October 2020 Proposition 65 (“Prop. 65”) claims were, once again, varied and abundant with respect to food and consumer product allegations. Plaintiff groups issued three hundred and thirty-three (333) total Prop. 65 60-Day Notices of Violation (“Notices”), the majority of which alleged that common chemicals in foods and consumer products (acrylamide in foods and phthalates in consumer products) required Prop. 65 warning labels because the use or consumption of these products exposed California consumers to chemicals in quantities that could cause cancer or reproductive harm. Notices for personal care products also alleged that diethaolamine in mascara, eye cream, and skin moisturizer necessitated a Prop. 65 warning. Many additional Notices with allegations relating to metals content (lead, cadmium and arsenic) permeated Notices relating to both consumer products and foods.
Prop. 65, the Safe Drinking Water and Toxic Enforcement Act of 1986, requires “clear and reasonable warnings” on products sold in California if use of the products causes an exposure to chemicals on the Prop. 65 List. Prop. 65 also gives interested citizen plaintiffs a private right of action to enforce these claims and recover their attorneys’ fees if they are successful. Common chemicals in Notices that are typically targeted include lead, acrylamide, cadmium, arsenic and phthalates (Di(2-ethylhexyl) phthalate (“DEHP”), diisononyl phthalate (“DINP”) and Di-n-butyl phthalate (“DBP”)). Bisphenol A (“BPA”), hexavalent chromium and formaldehyde were also alleged to be present in harmful levels in products sold in California in October.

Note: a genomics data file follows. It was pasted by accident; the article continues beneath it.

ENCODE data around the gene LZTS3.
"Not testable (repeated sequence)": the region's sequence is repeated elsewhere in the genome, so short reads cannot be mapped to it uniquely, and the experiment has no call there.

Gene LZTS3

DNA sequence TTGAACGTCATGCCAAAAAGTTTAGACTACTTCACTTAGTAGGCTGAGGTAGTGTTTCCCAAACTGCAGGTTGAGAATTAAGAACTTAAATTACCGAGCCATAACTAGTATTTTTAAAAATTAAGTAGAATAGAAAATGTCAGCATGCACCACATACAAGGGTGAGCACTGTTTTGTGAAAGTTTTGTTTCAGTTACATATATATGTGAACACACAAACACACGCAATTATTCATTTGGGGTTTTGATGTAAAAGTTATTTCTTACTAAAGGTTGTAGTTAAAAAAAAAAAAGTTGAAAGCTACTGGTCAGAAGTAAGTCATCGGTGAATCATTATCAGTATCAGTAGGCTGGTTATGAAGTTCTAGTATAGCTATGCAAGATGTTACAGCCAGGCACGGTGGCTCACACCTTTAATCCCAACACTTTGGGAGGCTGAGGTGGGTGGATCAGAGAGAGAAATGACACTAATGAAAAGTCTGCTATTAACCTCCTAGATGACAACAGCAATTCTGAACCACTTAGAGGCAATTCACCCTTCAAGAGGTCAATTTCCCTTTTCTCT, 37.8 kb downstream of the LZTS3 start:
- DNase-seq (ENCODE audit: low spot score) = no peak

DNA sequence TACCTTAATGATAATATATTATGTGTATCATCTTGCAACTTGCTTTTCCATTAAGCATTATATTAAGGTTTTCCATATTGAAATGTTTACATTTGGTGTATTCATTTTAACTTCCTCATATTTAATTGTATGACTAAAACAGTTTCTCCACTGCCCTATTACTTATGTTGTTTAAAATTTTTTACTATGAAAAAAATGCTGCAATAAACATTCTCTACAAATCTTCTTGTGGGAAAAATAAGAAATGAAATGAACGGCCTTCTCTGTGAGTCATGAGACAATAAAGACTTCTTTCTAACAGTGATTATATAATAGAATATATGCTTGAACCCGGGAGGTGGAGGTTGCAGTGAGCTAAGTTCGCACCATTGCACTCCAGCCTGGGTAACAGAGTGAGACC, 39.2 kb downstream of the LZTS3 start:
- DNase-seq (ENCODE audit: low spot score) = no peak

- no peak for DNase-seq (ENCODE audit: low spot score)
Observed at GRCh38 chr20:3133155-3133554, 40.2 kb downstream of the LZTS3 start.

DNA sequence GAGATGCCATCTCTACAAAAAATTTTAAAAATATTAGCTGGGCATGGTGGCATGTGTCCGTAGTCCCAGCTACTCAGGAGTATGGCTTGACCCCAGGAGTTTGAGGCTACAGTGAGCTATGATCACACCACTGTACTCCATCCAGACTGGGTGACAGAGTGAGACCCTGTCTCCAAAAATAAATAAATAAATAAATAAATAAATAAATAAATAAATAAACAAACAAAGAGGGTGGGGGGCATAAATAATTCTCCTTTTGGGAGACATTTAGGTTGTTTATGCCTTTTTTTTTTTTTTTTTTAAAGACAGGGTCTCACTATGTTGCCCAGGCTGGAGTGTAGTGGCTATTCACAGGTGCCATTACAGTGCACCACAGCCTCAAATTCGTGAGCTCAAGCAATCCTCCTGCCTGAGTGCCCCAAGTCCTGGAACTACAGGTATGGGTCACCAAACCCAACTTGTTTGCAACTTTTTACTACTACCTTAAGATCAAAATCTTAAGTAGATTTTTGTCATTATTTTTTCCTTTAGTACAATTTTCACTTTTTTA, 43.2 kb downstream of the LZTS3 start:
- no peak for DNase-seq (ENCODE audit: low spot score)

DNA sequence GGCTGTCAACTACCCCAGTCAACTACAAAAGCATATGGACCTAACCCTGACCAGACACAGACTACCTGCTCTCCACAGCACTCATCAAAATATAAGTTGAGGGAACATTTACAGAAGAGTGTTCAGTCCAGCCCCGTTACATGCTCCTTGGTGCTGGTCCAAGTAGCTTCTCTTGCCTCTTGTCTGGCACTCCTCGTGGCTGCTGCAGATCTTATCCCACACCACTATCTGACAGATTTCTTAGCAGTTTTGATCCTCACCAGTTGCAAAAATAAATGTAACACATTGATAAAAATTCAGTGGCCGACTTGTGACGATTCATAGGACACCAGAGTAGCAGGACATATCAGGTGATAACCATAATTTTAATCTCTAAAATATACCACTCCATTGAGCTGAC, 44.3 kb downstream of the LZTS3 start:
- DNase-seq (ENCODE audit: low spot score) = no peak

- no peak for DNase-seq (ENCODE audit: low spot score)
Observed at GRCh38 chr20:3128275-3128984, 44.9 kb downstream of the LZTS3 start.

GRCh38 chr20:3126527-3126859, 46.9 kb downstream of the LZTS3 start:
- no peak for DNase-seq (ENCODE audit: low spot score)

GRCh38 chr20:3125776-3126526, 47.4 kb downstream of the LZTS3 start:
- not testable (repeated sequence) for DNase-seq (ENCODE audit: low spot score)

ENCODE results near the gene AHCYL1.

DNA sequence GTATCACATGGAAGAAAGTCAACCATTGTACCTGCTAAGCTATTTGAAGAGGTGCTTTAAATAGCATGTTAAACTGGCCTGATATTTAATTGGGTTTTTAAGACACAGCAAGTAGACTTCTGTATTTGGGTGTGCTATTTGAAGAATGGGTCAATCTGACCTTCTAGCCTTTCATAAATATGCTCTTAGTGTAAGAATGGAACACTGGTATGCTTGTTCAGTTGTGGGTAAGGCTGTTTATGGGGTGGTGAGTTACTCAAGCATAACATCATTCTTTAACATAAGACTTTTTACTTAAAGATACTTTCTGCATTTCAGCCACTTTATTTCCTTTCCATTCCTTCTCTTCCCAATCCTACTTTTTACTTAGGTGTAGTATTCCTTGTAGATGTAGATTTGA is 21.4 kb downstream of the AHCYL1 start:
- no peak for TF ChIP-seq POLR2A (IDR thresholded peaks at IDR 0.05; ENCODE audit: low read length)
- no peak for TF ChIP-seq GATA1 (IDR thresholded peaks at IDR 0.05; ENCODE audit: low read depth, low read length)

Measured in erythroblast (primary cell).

60-Day Notices for Food
In October, over eighty (80) food Notices alleged that acrylamide in crispy browned foods required Prop. 65 warning labels. Notices alleging lead in dietary supplements, a variety of different types of foods (including canned goods), seafood and seaweed were also prevalent. Several Notices also alleged BPA in canned food goods. These categories of Notices are described below.
60-Day Notices for Consumer Products
Consumer product Notices in October were varied as to both products and chemicals, with the majority of the Notices, as in months past, alleging that products with plastic components containing phthalates required Prop. 65 warning labels. Other trends that have appeared from time to time in 2020 and are discussed below also occurred in the month of October.
60-Day Notices for Personal Care Products
In October, trends in Notices alleging Prop. 65 violations in various personal care products continued. Nine (9) Notices alleged that diethanolamine content in the following personal care products required a Prop. 65 warning: mascara, eye cream, and skin moisturizer. A separate Notice also alleged that the BPA content in nail polish required a warning.
What Should Personal Care, Food, Consumer Products and Manufacturing Businesses Do Next?
Companies selling products in California, and manufacturing or distributing products for sale in California, are subject to Prop. 65’s warning requirements. In this capacity, it is certainly worthwhile for California businesses to monitor Prop. 65 notices and trends and to use the Prop. 65 warning language on California products, where required, to avoid receiving a Notice of Violation, and to avoid the threat of litigation in California state court.
Complying with Prop. 65 includes testing products for common Prop. 65 chemicals, understanding potential exposure and consumption, and feeling comfortable with the results of an exposure assessment. For those retail companies down the supply chain, implementing contractual indemnity language is essential to ensuring that products sold in California (either online or in brick-and-mortar stores) are adequately screened by upstream manufacturers and suppliers for Prop. 65 compliances.